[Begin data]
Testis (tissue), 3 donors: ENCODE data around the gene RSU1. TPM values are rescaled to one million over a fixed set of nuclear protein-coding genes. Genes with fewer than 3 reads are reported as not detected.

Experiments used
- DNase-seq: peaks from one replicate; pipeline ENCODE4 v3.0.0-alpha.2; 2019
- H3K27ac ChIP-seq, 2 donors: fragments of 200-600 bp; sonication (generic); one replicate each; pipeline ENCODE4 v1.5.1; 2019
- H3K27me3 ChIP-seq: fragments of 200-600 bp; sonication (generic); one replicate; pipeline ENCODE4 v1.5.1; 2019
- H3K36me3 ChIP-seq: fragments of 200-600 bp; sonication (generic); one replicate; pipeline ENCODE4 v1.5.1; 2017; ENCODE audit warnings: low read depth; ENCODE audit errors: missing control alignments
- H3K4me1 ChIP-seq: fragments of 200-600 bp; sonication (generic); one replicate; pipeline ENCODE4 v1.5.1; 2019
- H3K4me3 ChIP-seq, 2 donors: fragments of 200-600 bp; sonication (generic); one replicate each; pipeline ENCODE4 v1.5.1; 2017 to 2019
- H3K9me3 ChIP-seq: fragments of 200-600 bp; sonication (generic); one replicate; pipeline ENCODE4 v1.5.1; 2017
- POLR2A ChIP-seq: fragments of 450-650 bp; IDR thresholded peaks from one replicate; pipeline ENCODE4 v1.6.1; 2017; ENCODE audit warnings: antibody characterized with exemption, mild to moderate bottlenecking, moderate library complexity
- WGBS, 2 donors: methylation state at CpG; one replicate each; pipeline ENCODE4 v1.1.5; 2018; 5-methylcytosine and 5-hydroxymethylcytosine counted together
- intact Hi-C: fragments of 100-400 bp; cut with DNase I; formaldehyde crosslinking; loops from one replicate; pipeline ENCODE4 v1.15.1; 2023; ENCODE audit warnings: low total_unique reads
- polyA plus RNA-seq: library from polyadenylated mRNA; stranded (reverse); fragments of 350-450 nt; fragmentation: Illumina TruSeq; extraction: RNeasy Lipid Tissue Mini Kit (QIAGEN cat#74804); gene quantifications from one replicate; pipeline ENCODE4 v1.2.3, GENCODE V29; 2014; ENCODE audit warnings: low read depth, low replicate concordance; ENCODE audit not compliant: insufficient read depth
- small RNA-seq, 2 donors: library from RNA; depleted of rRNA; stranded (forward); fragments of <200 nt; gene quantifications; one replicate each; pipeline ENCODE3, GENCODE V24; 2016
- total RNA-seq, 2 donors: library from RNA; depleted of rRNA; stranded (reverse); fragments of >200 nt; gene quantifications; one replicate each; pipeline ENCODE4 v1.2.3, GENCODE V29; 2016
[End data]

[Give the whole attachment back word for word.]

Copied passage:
Testis (tissue), 3 donors: ENCODE data around the gene RSU1. TPM values are rescaled to one million over a fixed set of nuclear protein-coding genes. Genes with fewer than 3 reads are reported as not detected.

Experiments used
- DNase-seq: peaks from one replicate; pipeline ENCODE4 v3.0.0-alpha.2; 2019
- H3K27ac ChIP-seq, 2 donors: fragments of 200-600 bp; sonication (generic); one replicate each; pipeline ENCODE4 v1.5.1; 2019
- H3K27me3 ChIP-seq: fragments of 200-600 bp; sonication (generic); one replicate; pipeline ENCODE4 v1.5.1; 2019
- H3K36me3 ChIP-seq: fragments of 200-600 bp; sonication (generic); one replicate; pipeline ENCODE4 v1.5.1; 2017; ENCODE audit warnings: low read depth; ENCODE audit errors: missing control alignments
- H3K4me1 ChIP-seq: fragments of 200-600 bp; sonication (generic); one replicate; pipeline ENCODE4 v1.5.1; 2019
- H3K4me3 ChIP-seq, 2 donors: fragments of 200-600 bp; sonication (generic); one replicate each; pipeline ENCODE4 v1.5.1; 2017 to 2019
- H3K9me3 ChIP-seq: fragments of 200-600 bp; sonication (generic); one replicate; pipeline ENCODE4 v1.5.1; 2017
- POLR2A ChIP-seq: fragments of 450-650 bp; IDR thresholded peaks from one replicate; pipeline ENCODE4 v1.6.1; 2017; ENCODE audit warnings: antibody characterized with exemption, mild to moderate bottlenecking, moderate library complexity
- WGBS, 2 donors: methylation state at CpG; one replicate each; pipeline ENCODE4 v1.1.5; 2018; 5-methylcytosine and 5-hydroxymethylcytosine counted together
- intact Hi-C: fragments of 100-400 bp; cut with DNase I; formaldehyde crosslinking; loops from one replicate; pipeline ENCODE4 v1.15.1; 2023; ENCODE audit warnings: low total_unique reads
- polyA plus RNA-seq: library from polyadenylated mRNA; stranded (reverse); fragments of 350-450 nt; fragmentation: Illumina TruSeq; extraction: RNeasy Lipid Tissue Mini Kit (QIAGEN cat#74804); gene quantifications from one replicate; pipeline ENCODE4 v1.2.3, GENCODE V29; 2014; ENCODE audit warnings: low read depth, low replicate concordance; ENCODE audit not compliant: insufficient read depth
- small RNA-seq, 2 donors: library from RNA; depleted of rRNA; stranded (forward); fragments of <200 nt; gene quantifications; one replicate each; pipeline ENCODE3, GENCODE V24; 2016
- total RNA-seq, 2 donors: library from RNA; depleted of rRNA; stranded (reverse); fragments of >200 nt; gene quantifications; one replicate each; pipeline ENCODE4 v1.2.3, GENCODE V29; 2016